the previous edition (1987) by the inclusion of some new material
and exercises. The author has been very well served by the production
people at Springer, who have produced a physically beautiful
book at a reasonable price. (NW) Annotation copyright Book News,
Inc. Portland, Or.
Reviewed by R. A. Williams, from Albuquerque,
NM USA
The title is quite misleading. It sounds innocuous but conceals
some pretty neat stuff. This book is an introduction into modern
algebra that starts with group theory and continues into Galois
theory. It is terse at times but contains all the essentials.This
text should be required reading for all Computer Science majors
who have an interest in cryptography or cryptanalysis.
Reviewed by duvvuri@hanover.edu, from
Hanover, Indiana
I didn't enjoy this book at all. The author, as he states in
the preface, has tried to strike a balance between rigour and
brevity, while trying to set a standard for the American undergraduate
algebra curriculum. The intentions are admirable; however, he
doesn't quite pull it off. Most of the important topics are
presented either in the text or in the problems. For that matter,
they're well chosen, too. But quite often the presentation is
either too brief, unclear, or devoid of motivation. Some definitions
are ambiguous or imprecise, while the notation is sometimes
clumsy. The only redeeming feature is the choice of problems.
They vary in difficulty from section to section, but on an average
are excellent(a factor that adds to their difficulty is that
the material in the text is so skimpy). On the whole, I don't
know what purpose this book serves. The average student is better
off using Fraleigh or Gallian (or any of the host of easier
books avalailable), while Herstein still has much to offer to
the motivated one. Jacobson and Cohn(which I used a lot while
taking my first Algebra course) are always available as outstanding
references.
Review of PreAlgebra: An Accelerated Course
Reviewed by musi215@aol.com, from The
Nation's Capital (Washington, DC)
My 7th grade math class uses this as our text book. It's a really
cool book. It explains things really well. Get this book if
you need help with: INTRODUCTION TO ALGEBRA Using Variables,
Finding SolutionsPOSITIVE AND NEGATIVE NUMBERS Sums and Differences,
Products and QuocientsRATIONAL NUMBERS Number Theory and Fractions,
Operations with FractionsSOLVING EQUATIONS Using Transformations,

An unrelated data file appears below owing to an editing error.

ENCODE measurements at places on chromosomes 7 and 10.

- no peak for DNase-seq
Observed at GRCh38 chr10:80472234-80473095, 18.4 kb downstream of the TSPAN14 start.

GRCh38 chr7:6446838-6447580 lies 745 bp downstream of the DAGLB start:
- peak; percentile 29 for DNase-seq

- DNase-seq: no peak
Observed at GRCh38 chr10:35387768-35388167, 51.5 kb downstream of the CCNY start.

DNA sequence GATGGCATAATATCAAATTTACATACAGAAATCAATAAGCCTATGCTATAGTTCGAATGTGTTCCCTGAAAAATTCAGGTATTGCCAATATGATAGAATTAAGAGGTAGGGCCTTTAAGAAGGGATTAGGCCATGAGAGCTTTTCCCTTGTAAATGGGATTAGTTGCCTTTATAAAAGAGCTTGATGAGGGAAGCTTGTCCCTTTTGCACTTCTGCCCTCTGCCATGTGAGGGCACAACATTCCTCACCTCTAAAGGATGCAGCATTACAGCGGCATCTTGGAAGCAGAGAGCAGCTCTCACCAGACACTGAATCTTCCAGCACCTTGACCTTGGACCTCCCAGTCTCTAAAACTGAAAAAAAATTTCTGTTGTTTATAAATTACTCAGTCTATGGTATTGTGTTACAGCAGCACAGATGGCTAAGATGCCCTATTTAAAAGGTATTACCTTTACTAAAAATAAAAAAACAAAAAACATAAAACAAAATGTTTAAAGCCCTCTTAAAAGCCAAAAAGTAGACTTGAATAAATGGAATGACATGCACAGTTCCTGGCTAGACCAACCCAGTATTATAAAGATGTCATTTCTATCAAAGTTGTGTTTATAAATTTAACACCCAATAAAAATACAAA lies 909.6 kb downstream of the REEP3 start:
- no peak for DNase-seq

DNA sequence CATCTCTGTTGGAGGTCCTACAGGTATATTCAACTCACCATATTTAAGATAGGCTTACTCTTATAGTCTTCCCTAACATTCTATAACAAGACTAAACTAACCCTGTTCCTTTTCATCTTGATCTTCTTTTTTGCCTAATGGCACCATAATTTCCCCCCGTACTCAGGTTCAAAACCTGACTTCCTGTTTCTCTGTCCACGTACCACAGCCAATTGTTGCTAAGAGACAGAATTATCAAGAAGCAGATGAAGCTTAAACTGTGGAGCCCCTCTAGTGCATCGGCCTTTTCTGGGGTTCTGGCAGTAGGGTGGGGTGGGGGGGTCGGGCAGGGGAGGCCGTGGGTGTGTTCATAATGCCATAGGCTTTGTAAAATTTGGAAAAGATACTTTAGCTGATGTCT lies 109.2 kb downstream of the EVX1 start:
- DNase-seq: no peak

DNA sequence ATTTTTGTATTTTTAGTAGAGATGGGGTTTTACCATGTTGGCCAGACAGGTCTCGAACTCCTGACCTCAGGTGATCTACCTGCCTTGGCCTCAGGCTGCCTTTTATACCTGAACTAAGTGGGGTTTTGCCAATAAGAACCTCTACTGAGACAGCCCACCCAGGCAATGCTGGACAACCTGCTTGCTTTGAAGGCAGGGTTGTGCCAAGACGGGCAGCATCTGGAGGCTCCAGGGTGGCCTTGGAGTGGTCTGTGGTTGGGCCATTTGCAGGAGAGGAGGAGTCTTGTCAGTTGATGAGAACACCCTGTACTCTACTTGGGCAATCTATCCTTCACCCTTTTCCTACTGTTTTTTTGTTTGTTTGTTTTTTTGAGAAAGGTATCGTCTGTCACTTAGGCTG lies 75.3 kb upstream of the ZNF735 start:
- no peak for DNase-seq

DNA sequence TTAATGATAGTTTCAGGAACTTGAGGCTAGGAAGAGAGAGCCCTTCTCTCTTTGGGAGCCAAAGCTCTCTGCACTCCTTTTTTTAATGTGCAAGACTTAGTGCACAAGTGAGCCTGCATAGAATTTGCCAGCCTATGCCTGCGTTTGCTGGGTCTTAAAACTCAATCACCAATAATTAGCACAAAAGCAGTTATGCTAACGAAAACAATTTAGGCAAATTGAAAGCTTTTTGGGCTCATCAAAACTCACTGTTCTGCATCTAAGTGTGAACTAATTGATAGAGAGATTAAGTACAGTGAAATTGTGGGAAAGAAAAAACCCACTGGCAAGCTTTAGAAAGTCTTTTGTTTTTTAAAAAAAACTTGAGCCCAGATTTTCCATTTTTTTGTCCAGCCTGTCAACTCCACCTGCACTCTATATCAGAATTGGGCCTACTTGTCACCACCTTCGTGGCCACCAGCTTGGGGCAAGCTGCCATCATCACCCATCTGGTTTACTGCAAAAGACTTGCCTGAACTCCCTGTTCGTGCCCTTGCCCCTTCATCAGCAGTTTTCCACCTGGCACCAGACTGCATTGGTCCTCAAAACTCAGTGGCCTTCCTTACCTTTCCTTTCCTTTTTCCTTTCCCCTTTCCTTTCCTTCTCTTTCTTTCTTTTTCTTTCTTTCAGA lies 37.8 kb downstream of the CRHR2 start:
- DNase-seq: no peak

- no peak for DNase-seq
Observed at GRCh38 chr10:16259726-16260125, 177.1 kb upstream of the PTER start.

Word ProblemsGEOMETRIC FIGURES Basic Figures, Figures in the
PlaneRATIO, PROPORTION, AND PERCENT Ratio and Proportion, PercentsPERCENTS
AND PROBLEM SOLVING Buisness and Consumer Problems, Investment
and Application ProblemsTHE COORDINATE PLANE Equations and the
Coordinate Plane, Graphing Systems in the Coordinate PlaneAREAS
AND VOLUMES Areas, Volumes and Areas of SolidsAPPLYING ALGEBRA
TO RIGHT TRIANGLES Square Roots, Using Right TrianglesSTATISTICS
AND PROBABILITY Analyzing Data, Probability
Review of Algebra 1: Explorations and Applications
Reviewed by a reader, from Caracas, Venezuela
An excellent textbook! Applications make algebra part of everyday's
life... as it really is. The book ends with the concept that
numbers are abstract things. I teach math & calculus, and
I found it the best text in Algebra I I have ever used!!!
Review of Algebra: Introductory and Intermediate
Reviewed by Maureen C. Hamilton, from
Natick, MA United States
I used this book to teach my community college algebra I and
II courses.I found it to be so logical in its presentation,
that Iquickly yanked my daughter out of her 7th grade math class
(using the incredibly poor Connected Math Series  see Mathematicallycorrect.com)
and decided to home school her in math using this book. She
is at the end of 8th grade and by following a program of 20
problems a night she is now completing 10th grade math. She
now loves math and understands it thoroughly. There are enough
problems to reinforce all concepts.
Reviewed by sequoian@bkis.net, from Visalia
CA, USA
This text is well written and easy for students to follow. I
would have given this book 5 stars except for a few proofreading
errors. As of today, the solutions manual is not yet available,
which would certainly support the text. This book can be used
in consecutive classes for Into & Intermediate Algebra.
Review of Algebra Structure and Method Book 1
Reviewed by libroschico, from Akron,
Ohio
When reading a textbook, it is essential that the student has